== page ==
There are other aspects that I won't get into here because I don't think I can describe what I do correctly. Heck, I probably didn't describe what I did put correctly.

However, using psychology as a Game Master is a bit tricky, you have to be careful because it can backfire really really really badly. I've caused players to cry at certain events that have occurred, I've gone too far and made everyone feel that there is no hope when they are actually more than capable of completing the task at hand, given nightmares to players for weeks after the session where I played with their mind, and made one player so frightened that she couldn't be by herself for a couple of days afterwards (though, I have to admit, it was a massive ego boost for me, and her boyfriend thought it was funny). And, of course, the current gaming group thinks I'm evil.

Now, I will warn players when I am going to start using a lot of psychology to take a campaign into a darker direction, and I give them the option to tell me to back off and I will tone it down. Last thing I want to do is get everyone mad at me and not want to game anymore.

One final thing, madness, I've seen few people that can pull off a character going mad/insane/bonkers/cuckoo/crazy correctly. Yes Cheli, I believe that Cobalt Blue was done correctly, and Scott, stop glaring. Insanity can be hard to pull off, so research on it is very helpful.

Just some musings on some of what I do for RPGs, I won't get into the video games that use psychology, that's another post.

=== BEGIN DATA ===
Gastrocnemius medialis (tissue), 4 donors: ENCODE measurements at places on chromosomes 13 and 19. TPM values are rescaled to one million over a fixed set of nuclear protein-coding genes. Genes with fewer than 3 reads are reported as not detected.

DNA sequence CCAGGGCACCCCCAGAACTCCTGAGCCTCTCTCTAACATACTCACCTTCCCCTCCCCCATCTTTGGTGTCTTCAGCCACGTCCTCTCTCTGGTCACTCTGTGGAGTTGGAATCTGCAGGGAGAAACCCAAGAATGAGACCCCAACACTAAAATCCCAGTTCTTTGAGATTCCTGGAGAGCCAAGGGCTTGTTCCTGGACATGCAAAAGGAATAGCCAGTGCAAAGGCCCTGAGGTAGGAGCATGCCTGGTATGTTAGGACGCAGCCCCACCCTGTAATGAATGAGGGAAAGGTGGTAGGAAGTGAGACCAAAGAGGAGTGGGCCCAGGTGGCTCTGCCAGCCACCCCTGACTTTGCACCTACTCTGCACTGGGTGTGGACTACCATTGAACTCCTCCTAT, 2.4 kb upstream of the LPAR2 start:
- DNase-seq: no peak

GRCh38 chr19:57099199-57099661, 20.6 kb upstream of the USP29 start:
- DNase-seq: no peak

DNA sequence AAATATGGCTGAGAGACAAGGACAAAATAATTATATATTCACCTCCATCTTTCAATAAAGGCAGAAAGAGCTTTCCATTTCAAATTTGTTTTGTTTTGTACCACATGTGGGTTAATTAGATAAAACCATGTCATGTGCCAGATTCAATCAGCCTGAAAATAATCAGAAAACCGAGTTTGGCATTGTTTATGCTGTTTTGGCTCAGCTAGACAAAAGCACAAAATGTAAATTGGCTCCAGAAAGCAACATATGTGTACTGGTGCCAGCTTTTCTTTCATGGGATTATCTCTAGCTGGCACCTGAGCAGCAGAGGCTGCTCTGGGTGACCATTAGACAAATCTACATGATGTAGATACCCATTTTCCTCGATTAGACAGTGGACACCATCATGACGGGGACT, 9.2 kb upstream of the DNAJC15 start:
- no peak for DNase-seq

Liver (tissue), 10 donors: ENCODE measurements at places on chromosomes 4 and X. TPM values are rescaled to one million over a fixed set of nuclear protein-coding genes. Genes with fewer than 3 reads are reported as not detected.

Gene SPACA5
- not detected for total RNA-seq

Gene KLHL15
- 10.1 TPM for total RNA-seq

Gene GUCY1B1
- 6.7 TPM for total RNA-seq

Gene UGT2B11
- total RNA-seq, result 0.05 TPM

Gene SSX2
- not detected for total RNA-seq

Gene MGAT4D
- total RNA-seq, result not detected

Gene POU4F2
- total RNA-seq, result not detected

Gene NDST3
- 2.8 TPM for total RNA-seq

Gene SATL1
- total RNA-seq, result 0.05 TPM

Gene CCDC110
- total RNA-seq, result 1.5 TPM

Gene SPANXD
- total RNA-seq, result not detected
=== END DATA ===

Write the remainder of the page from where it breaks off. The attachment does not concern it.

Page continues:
Cthulhu is amused.

Paranormal Stuff: Ghosts, Bogeymen, and Spirits (a.k.a. The things that go more than just bump in the night)

Yes, I believe in ghosts. Yes, I believe there are demons. Yes, I believe that there are many things we can not explain out there in the world. Yes, I believe there is something beyond this existence.

I happened to see a trailer for a movie called Insidious. Looks interesting. It got me to thinking about all the various boogie boos out there.  I wonder how many people out there truly believe in the supernatural/paranormal. I see polls that are taken, surveys and such, but how many people tell the truth about it? Anyway, that really isn't why I'm typing this up.

I'm actually talking about the hunters of the paranormal in this post. There are shows about people 'investigating' these occurrences. And yes, I put investigating in quotes for a reason. Most of these shows go looking to prove that there is something there. The only one that I've seen where they didn't is Ghost Hunters. However, I am still a bit sceptical of them, seems that they are asked to play up what happens in the show. However, most of the time they don't seem to find anything. The other shows always find something. Having learned a bit about psychology over the years I firmly believe that if you go into one of these investigations believing that you will find something then you will find it. One of the guys that I work with said something that perfectly sums up most of these investigation shows, "I'm expecting to hear/see this (give example)" During investigation, "Oh hey! Did you see/hear that thing I said that I expected to see/hear?" Most of these shows give paranormal investigation a bad name, and how can anyone take them seriously. On occasion they do come up with some neat footage/evidence but nothing that I would ever consider as concrete proof of paranormal activity. Some of it gets close, but nothing that jumps out and can remove any shadow of a doubt that it exists.